During the past five years I have blogged about my adventures and observations of places, people and their cultures. To my surprise, my stories have been read by people in 73 countries around the world!
The worker statue in Mijas Pueblo in Spain reminds me that most of my stories sprang from adventures and explorations. These adventures began on the side of a mountain overlooking the Mediterranean Sea in Southern Spain.
This story, my 100th, is like a fireworks display… lighting up the sky with brilliant flashes with loud blasts! It commemorates those stories that I find most enjoyable.
This story is dedicated to those who have encouraged and inspired me to write and to those who read what I have written.
In a few days I will have an anniversary marking three years since I began my European adventures. When I began my exploration I also started to create my blog. I think of my blog not only as a journal of my discoveries but also as a place to remember the stories I have heard, the people I have met, and the cultural differences which I have encountered.
I maintain my blog for myself so I can enjoy reliving memories from the many places I have visited. However, I have shared my blog with everyone and I can’t help but notice that people in 61 countries have read at least one of the 75 stories I have written. I hope that you, my readers, enjoy the glimpse into my life and my explorations.
This story is different from others I have written. I always try to add several photos into my stories to help bring memories alive. I have also noticed that I have a significant collection of photos from the past three years that have not been posted. So, this story is all about the faces I have encountered over the past three years.
My blog exploration adventures are presently followed by people in 56 countries. During the past two and a half years, my regular readers know that I like to write about interesting aspects of my life during my travels. Sometimes my topics get a bit personal. Even though I have readers, I remind myself that I write this blog for myself and I try hard to not offend anyone.
In past stories I have reflected on the effects of apricots in “Are You Regular?” and the potency of wines while lamenting in “One Too Many.” In the spirit of the song “Dance to the Music,” I present my story, “Peeing to Sounds of The Blue Danube Waltz.”
How do I write a story with a theme that is intensely horrific? How can I grapple with remnants of history and do it in a way that makes sense of an extremely painful period of human existence?
How can I write a story with full knowledge that it will be incomplete, inadequate, and certainly more deserving than the feeble words I present?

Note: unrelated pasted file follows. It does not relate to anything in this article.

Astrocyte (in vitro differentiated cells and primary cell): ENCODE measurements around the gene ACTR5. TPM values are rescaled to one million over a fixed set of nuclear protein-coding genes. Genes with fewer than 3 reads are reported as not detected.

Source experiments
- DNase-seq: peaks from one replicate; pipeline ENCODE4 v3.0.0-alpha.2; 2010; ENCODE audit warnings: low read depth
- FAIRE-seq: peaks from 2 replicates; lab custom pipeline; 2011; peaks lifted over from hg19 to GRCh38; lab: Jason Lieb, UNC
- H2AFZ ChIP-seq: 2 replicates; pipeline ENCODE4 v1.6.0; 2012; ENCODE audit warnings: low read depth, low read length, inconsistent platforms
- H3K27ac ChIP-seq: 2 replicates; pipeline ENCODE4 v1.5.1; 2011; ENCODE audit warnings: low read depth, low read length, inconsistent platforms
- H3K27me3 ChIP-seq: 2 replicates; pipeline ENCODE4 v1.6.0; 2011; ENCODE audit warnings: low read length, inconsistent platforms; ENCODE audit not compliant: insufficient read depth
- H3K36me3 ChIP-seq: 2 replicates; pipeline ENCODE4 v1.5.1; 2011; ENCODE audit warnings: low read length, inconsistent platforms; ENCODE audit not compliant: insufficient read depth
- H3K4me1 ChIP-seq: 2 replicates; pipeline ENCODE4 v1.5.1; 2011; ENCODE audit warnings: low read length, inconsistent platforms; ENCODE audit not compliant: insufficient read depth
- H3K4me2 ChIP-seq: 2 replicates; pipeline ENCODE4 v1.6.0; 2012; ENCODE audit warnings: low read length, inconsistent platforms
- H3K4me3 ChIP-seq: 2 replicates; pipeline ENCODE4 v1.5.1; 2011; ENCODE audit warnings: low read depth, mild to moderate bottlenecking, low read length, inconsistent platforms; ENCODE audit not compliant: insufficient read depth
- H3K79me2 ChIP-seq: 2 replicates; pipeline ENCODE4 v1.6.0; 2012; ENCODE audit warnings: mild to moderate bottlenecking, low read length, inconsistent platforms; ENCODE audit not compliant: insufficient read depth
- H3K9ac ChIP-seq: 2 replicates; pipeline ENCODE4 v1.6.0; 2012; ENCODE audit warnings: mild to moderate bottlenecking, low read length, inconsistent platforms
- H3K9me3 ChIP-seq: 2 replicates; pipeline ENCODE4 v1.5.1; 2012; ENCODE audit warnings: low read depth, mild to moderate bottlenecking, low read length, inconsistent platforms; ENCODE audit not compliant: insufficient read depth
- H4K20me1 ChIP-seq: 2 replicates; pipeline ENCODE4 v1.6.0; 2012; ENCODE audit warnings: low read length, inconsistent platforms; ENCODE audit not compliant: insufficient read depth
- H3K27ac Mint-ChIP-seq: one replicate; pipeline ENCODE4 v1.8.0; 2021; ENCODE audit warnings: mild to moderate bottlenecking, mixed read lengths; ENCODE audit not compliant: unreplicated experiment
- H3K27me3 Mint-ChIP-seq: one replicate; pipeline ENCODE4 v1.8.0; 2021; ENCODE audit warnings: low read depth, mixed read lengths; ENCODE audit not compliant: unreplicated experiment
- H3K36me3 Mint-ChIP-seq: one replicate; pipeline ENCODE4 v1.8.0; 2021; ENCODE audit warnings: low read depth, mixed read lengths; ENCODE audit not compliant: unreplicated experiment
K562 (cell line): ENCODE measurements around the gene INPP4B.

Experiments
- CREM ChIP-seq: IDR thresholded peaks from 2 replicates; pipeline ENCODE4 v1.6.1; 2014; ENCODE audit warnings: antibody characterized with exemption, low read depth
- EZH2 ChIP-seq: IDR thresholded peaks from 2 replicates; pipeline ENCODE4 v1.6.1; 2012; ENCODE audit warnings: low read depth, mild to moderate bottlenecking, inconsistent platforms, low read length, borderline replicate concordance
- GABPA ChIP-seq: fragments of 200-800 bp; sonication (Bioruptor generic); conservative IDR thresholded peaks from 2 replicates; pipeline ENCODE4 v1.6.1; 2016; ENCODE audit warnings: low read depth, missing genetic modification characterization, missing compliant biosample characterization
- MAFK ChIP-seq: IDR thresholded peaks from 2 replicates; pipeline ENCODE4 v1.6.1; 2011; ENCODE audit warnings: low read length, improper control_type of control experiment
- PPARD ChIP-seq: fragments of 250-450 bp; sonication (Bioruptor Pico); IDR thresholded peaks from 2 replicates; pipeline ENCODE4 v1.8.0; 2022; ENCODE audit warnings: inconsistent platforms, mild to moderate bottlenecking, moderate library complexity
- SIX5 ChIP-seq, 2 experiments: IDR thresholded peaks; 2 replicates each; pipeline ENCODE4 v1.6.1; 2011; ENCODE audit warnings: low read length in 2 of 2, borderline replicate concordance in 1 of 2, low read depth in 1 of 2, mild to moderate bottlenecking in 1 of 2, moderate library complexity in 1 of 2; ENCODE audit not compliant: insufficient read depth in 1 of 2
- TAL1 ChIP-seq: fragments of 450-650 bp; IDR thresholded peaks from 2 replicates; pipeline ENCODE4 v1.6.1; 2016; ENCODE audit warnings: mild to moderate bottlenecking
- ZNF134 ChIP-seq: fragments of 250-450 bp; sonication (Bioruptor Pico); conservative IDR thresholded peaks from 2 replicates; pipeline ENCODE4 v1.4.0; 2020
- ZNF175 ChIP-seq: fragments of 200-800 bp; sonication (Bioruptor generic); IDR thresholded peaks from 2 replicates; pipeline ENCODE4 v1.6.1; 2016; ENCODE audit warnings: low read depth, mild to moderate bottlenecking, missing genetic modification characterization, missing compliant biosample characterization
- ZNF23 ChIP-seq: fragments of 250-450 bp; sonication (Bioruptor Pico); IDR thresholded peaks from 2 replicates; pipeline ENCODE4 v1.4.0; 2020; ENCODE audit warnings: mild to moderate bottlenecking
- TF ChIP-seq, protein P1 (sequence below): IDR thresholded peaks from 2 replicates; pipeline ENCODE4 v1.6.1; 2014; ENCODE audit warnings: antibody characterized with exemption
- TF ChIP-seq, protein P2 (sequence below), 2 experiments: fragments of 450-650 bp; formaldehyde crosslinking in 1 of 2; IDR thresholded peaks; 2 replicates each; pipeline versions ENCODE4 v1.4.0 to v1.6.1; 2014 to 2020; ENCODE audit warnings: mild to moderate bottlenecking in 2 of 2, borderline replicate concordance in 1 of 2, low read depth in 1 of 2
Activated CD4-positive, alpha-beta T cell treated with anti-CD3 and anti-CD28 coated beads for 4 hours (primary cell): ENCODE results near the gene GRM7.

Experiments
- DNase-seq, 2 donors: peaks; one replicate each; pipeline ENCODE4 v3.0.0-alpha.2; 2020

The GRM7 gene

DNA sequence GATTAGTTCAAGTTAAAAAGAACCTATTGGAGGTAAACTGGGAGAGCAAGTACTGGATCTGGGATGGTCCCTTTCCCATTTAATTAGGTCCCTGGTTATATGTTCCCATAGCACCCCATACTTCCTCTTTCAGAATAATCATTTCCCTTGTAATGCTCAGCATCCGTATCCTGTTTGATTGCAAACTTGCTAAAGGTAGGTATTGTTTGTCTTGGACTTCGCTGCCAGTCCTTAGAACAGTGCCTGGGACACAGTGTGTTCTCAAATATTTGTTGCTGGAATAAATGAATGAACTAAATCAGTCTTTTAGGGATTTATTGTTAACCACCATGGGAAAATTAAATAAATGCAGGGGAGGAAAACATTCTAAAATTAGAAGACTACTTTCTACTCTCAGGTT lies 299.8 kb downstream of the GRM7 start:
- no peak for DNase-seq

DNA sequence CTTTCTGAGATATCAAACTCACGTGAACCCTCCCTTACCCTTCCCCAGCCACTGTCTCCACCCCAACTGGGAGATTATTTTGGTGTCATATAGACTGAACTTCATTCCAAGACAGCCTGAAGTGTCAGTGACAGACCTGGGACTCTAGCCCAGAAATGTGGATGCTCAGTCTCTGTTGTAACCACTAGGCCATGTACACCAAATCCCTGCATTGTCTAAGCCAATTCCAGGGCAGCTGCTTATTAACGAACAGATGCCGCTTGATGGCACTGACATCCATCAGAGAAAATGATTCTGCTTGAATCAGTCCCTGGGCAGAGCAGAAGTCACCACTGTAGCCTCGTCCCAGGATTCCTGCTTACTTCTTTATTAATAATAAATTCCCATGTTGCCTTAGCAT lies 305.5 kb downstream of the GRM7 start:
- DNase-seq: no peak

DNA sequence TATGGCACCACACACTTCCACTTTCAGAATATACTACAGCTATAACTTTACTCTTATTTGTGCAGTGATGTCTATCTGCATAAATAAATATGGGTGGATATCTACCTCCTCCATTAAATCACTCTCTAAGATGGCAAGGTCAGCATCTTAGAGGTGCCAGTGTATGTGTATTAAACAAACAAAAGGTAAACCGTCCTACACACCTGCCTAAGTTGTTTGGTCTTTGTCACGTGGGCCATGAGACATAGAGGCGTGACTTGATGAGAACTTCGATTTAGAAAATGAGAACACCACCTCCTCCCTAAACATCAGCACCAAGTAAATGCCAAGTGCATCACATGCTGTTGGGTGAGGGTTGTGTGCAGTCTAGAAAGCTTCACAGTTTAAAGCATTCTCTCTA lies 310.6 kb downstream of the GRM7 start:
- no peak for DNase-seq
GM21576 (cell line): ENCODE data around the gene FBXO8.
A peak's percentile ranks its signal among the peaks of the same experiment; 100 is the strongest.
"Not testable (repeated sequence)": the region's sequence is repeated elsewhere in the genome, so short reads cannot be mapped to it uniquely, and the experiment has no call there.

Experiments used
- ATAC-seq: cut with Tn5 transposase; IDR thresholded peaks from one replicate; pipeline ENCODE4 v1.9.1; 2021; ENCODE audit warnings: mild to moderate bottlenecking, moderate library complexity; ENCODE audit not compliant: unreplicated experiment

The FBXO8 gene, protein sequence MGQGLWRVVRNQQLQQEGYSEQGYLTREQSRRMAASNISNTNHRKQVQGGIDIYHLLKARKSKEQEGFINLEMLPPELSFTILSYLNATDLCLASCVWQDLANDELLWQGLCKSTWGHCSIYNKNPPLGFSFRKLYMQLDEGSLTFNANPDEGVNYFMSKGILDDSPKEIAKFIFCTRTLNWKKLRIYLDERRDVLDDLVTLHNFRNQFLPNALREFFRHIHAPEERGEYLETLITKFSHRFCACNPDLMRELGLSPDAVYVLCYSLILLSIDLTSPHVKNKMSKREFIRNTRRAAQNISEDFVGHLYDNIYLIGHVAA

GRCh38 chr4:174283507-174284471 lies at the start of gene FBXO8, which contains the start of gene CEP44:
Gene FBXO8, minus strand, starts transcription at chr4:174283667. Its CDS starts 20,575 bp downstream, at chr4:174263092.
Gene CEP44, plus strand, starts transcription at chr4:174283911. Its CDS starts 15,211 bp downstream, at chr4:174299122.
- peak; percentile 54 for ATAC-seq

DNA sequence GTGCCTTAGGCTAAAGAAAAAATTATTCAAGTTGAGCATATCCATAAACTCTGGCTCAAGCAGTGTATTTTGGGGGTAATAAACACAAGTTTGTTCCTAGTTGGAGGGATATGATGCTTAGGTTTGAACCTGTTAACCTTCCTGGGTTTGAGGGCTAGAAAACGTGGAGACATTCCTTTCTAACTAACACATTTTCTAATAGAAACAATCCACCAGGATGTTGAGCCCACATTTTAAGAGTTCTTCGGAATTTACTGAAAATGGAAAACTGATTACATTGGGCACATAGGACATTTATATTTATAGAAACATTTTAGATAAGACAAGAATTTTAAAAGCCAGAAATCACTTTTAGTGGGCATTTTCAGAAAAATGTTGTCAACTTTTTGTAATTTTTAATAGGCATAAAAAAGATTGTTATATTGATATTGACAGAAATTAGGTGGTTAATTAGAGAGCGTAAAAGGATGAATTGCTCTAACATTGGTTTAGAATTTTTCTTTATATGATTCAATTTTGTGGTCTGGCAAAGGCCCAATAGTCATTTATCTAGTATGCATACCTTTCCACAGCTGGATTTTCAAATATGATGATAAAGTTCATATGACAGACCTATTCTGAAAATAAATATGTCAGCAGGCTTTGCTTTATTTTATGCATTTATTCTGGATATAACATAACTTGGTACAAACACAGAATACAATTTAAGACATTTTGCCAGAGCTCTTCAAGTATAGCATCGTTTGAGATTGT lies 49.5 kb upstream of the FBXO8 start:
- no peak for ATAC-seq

It is with these questions that I write a story that I have avoided for two years even though I knew I wanted to write it. This story is about my exploration of the Mauthausen Concentration Camp in Austria and Vienna’s “Nameless Library” Memorial to its 65,000 Jewish victims of the Holocaust.
A few days ago I moved into my apartment in beautiful Vienna. Not only do I love Vienna (having blogged several times) but also the apartment is quite nice.
A beautiful stairway leads to the third floor of my apartment. The apartment has interesting uniqueness such as the beautiful 19th century parquet flooring which makes wonderful creaking sounds as you walk on it.
Just as the snowfall in Brno reminded me of home, hearing the creaking also reminds me of growing up in Somerset, my hometown in the USA.
I began my nomadic adventure exploring Europe in October 2014. I recently realized that breakfast is my favorite meal when I visit local cafes. Not only is it my favorite meal but it also has become almost an obsession in what I eat. While in different cafes I have met some very interesting personalities who have helped me understand and appreciate their respective cultures. This story is about my breakfast obsession and the friends I have made as I have crossed Europe and found several mouth-watering breakfast delights.
This week I returned to Mijas Pueblo, Spain on the Costa del Sol near the Mediterranean Sea. Last year I “wintered” in this small village that is perched on a mountainside overlooking the city of Fuengirola and the valley leading to the sea. When I left Mijas in March, I reflected that I felt like it was “home” to me.
I established several relationships with people living in the Mijas community last winter and I felt that in many aspects I became interested in things that occupy the minds of the residents. If you follow my blog you also know that I had exceptional experiences over the spring and summer months in Austria. But I am happy to return to Mijas Pueblo and on the very first day found myself comfortably fitting in!
After stopping by the rental office and retrieving a bag I had left there, I found myself reconnecting. I once again went to Bella Vista, my favorite small cafe on the Avenida de Mejico leading into the pueblo. Bruno works there and he recognized me, we greeted each other, and in Spanish asked if I wanted my usual… pitufa con tomate, zumo de narajna, y té. Of course!! And then yesterday near my favorite grocery store I found one of the black cats that was a kitten last year.
It is nice to be home for the winter months. I am planning to explore more this winter than I did last year and have been identifying places that I will venture to from my home base in Mijas. As I conduct my explorations, I will post about them here in my blog. As always, if there are things you would like me to write about in my explorations, just email me or, like Peter and Linda, plan a trip to come visit!